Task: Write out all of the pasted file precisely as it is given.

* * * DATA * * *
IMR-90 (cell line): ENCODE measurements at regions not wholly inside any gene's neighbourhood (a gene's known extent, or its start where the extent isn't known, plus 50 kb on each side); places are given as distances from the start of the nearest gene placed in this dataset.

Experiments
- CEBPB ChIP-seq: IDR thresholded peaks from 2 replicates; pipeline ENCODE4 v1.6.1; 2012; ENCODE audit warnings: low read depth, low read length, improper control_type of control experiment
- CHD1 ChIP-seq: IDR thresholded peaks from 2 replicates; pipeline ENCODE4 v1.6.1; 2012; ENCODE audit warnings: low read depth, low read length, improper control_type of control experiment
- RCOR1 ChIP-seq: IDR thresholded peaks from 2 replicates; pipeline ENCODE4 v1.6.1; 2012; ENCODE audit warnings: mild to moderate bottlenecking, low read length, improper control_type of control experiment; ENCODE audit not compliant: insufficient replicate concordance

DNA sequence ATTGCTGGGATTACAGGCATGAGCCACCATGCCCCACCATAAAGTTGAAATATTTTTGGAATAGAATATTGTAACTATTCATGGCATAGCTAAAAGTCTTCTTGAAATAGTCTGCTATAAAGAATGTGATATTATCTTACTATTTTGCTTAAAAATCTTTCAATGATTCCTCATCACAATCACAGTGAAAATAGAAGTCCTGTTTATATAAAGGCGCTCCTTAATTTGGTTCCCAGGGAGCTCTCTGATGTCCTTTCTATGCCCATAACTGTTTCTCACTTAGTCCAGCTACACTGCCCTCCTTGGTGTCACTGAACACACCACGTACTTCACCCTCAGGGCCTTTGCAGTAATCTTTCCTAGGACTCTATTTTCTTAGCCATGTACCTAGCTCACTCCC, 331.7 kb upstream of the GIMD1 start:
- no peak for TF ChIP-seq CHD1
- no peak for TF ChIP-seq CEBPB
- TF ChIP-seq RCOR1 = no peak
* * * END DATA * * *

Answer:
IMR-90 (cell line): ENCODE measurements at regions not wholly inside any gene's neighbourhood (a gene's known extent, or its start where the extent isn't known, plus 50 kb on each side); places are given as distances from the start of the nearest gene placed in this dataset.

Experiments
- CEBPB ChIP-seq: IDR thresholded peaks from 2 replicates; pipeline ENCODE4 v1.6.1; 2012; ENCODE audit warnings: low read depth, low read length, improper control_type of control experiment
- CHD1 ChIP-seq: IDR thresholded peaks from 2 replicates; pipeline ENCODE4 v1.6.1; 2012; ENCODE audit warnings: low read depth, low read length, improper control_type of control experiment
- RCOR1 ChIP-seq: IDR thresholded peaks from 2 replicates; pipeline ENCODE4 v1.6.1; 2012; ENCODE audit warnings: mild to moderate bottlenecking, low read length, improper control_type of control experiment; ENCODE audit not compliant: insufficient replicate concordance

DNA sequence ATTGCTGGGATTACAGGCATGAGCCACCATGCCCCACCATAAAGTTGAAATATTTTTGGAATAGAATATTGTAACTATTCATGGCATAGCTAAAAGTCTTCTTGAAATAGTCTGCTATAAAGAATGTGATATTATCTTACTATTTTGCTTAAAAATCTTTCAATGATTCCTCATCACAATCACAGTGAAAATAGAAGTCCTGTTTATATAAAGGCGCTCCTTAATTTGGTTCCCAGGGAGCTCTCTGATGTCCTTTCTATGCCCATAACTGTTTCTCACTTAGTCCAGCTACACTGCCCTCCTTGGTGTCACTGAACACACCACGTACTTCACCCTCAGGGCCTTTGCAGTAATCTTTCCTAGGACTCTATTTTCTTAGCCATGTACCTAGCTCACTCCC, 331.7 kb upstream of the GIMD1 start:
- no peak for TF ChIP-seq CHD1
- no peak for TF ChIP-seq CEBPB
- TF ChIP-seq RCOR1 = no peak